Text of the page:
The first hole was at -540', the second was about 500. Took 6 weeks to move locations because of weather. Shell had to air freight 4 30k Danforth anchors up from Seattle to hold on hard bottom. On the second hole they were drilling casing? and a storm hit. Slip joint was at full stroke and the drill string sheared off just below the drill floor sending 500' of pipe onto the base plate. Warren Deppe the Shell engineer was about as cool and unflustered as any man I have seen. He summoned the diving crew to look a the subsea camera and calmly asked if we had any ideas as to how to fix this. Burning it of by hand was soundly rejected as a good way to die, a shaped charge got no votes and we eventually sent two guys on a sat run with the tongs on drill string. There was a big loop on top of the heap on the bottom. Miraculously one guy ( ex-SEAL) managed to get them closed by rotating it horizontally. Stuff is lighter underwater, right?
They pulled the whole mess to the surface doubled over with only about 3" of torn string holding the whole 500'. In the end, Shell blew the 3 year budget in 13 months and sent us home.

Also worked on the Ocean Ranger. Somehow I thought the 706 also went down, in Brazil???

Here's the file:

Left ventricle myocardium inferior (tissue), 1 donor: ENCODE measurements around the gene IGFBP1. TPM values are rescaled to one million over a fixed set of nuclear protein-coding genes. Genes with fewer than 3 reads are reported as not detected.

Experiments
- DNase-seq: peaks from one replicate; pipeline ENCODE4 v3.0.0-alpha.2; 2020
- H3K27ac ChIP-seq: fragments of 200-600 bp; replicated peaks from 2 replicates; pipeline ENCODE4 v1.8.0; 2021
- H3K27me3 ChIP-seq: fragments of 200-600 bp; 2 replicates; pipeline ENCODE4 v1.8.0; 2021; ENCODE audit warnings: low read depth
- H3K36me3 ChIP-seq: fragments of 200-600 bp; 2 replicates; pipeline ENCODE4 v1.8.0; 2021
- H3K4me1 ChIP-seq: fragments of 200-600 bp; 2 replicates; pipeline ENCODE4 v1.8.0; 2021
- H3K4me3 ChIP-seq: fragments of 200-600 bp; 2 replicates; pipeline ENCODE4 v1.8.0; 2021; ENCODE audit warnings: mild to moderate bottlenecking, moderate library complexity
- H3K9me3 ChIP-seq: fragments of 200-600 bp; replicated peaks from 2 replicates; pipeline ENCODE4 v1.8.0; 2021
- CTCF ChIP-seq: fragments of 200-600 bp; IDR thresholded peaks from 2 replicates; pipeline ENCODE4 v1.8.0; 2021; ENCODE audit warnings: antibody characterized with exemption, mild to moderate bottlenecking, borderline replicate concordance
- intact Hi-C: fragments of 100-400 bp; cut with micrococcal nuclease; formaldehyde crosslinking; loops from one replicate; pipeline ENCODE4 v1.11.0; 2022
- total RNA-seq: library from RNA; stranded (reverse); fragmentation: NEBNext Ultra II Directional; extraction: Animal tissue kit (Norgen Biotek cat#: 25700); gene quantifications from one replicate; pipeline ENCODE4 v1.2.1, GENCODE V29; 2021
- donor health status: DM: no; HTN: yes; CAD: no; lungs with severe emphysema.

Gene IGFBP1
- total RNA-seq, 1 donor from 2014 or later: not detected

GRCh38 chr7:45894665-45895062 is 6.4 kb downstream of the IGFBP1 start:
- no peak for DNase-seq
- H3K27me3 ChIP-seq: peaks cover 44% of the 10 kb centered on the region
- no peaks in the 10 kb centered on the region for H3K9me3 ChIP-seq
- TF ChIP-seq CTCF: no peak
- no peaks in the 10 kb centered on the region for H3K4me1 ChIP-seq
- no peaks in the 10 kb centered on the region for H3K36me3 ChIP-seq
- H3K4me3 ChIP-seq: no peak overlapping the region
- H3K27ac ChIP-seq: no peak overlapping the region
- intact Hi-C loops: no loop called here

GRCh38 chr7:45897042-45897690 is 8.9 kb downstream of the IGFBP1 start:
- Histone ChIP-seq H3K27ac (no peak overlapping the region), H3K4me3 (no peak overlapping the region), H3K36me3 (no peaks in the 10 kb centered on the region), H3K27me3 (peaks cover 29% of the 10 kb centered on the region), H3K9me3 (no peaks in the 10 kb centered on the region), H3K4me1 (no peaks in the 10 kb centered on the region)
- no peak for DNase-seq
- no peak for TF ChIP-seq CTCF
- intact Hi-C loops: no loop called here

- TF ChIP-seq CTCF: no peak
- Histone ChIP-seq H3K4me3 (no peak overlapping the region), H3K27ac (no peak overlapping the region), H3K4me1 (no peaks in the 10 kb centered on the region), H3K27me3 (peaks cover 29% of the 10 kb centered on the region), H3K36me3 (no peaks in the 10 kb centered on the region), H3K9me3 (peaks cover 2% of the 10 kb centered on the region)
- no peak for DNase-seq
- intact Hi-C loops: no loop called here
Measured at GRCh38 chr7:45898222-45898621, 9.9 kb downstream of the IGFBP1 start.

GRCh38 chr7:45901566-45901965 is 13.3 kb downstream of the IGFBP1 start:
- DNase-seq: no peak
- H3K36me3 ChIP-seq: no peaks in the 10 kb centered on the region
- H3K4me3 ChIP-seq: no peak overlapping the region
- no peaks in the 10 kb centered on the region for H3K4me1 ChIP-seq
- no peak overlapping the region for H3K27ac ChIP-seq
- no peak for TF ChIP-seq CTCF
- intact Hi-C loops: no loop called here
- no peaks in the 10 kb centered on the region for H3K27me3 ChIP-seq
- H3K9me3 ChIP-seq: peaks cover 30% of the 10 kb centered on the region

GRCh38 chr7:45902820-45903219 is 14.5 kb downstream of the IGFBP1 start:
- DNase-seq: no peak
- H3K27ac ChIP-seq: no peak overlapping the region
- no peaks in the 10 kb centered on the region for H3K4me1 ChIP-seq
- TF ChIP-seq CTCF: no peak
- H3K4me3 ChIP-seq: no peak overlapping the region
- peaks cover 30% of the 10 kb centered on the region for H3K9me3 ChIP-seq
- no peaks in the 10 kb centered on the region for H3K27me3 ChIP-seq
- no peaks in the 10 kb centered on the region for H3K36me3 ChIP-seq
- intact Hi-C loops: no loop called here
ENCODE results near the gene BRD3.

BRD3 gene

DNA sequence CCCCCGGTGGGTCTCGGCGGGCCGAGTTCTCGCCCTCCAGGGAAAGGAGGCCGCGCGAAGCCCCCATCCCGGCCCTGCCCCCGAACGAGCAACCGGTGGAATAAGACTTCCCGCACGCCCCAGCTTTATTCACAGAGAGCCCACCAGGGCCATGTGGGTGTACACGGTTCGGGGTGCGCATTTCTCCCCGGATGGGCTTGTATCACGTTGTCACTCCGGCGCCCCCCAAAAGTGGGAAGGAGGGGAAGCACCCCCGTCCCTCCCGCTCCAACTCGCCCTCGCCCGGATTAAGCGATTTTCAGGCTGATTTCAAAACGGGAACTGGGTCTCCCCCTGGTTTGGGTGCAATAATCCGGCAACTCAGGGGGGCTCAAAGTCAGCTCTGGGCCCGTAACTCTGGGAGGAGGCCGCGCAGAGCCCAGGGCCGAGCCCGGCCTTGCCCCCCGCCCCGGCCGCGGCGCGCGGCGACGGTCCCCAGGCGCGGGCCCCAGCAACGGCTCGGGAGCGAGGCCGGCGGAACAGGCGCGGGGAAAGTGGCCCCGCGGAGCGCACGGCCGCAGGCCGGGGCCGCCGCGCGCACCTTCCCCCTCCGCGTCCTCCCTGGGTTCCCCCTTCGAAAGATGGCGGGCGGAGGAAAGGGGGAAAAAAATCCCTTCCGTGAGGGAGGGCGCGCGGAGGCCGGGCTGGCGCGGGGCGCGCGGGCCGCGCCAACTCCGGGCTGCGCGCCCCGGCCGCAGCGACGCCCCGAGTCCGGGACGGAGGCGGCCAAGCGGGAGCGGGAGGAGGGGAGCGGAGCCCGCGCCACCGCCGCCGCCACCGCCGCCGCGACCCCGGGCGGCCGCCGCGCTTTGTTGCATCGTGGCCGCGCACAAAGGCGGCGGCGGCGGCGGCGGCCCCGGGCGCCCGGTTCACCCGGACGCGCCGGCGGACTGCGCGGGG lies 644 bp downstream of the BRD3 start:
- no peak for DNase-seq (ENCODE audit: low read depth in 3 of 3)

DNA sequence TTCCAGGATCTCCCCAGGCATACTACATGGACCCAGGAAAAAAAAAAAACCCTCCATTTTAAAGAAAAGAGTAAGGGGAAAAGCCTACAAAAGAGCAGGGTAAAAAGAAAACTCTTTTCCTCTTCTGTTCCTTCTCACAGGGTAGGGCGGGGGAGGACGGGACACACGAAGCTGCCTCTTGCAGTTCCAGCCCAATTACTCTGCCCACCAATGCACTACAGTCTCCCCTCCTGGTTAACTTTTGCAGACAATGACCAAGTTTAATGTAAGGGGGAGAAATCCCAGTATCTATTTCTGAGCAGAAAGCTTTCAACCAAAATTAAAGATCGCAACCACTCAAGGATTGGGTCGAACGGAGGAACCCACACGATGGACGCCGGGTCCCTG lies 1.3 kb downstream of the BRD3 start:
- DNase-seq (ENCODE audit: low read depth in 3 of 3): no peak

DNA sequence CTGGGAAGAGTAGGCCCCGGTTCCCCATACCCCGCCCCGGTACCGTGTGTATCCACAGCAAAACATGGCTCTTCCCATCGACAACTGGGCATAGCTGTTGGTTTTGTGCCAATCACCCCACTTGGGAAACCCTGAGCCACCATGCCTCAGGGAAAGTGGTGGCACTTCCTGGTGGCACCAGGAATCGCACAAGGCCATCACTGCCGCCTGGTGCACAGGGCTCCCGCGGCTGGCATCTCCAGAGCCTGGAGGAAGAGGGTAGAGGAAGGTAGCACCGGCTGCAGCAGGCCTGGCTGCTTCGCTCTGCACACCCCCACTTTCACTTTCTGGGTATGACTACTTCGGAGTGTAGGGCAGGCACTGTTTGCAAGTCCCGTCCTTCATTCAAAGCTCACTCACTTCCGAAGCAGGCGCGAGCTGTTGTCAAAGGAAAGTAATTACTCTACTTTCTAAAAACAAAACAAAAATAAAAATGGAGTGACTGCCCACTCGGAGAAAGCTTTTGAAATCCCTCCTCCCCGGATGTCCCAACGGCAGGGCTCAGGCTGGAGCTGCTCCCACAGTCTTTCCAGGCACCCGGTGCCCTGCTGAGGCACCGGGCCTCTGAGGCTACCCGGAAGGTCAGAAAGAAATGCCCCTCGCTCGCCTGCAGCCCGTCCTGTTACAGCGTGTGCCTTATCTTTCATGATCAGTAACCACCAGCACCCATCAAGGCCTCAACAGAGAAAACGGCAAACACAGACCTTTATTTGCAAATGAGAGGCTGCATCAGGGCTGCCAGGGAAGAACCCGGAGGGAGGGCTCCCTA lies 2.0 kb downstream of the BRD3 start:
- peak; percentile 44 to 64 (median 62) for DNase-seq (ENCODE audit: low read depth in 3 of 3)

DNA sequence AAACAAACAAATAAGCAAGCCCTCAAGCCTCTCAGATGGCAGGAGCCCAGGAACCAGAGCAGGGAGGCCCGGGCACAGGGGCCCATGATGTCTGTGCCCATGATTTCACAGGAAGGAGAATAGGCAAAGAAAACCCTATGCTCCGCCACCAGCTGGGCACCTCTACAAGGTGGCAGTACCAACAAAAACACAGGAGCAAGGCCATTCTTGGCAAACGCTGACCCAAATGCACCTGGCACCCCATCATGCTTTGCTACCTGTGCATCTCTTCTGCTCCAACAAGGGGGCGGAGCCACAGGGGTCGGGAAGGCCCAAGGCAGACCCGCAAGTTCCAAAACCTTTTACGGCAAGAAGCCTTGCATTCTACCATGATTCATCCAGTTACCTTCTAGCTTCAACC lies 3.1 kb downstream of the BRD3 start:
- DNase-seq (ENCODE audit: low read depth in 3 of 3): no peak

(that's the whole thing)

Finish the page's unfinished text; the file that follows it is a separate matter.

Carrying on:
Did they recover and refurbish it?

Added by Dick Livingston on 08 October 2016.
Wow Should I remember all that , installed the Diving saturation system on the 706 in Napa then went as Dive superintendent to Yakutat, Dick you should write the book remember the barndoors?(Halibut)

Added by Erik Geerts on 15 October 2016.
Looking for name of Bow Drill 3 1st mate and rig engineer in1985? Hibernia

Added by Terry Ramsay on 06 April 2018.
Hello there,

My name is Aly and I would like to know if you would have any interest to have your website here at promoted as a resource on our blog ?

We are in the midst of updating our broken link resources to include current and up to date resources for our readers. Our resource links are manually approved allowing us to mark a link as a do-follow link as well
If you may be interested please in being included as a resource on our blog, please let me know.


Added by Aly Chiman on 02 August 2018.
I remember when one of the main 8' structural I beams under the motor room was bent like it was a piece of pasta during anchor running operations back in the eighties. Not much regard for following operational parameters back in the day. Safety was at the whim of the toolpusher and downtime was frowned upon no matter what the situation. Still very much the norm in some parts of the world. Other than being operated and stretched to it's limits by safety ignorant "gettin' er done" GoM coon asses...the rig was a tough old girl and serviced the cold, turbulent, unforgiving Newfoundland offshore waters for 6-7 years. Brought in the Hibernia oilfield which scared the crap out of everyone on board.

Added by Doug Sellars on 31 October 2018.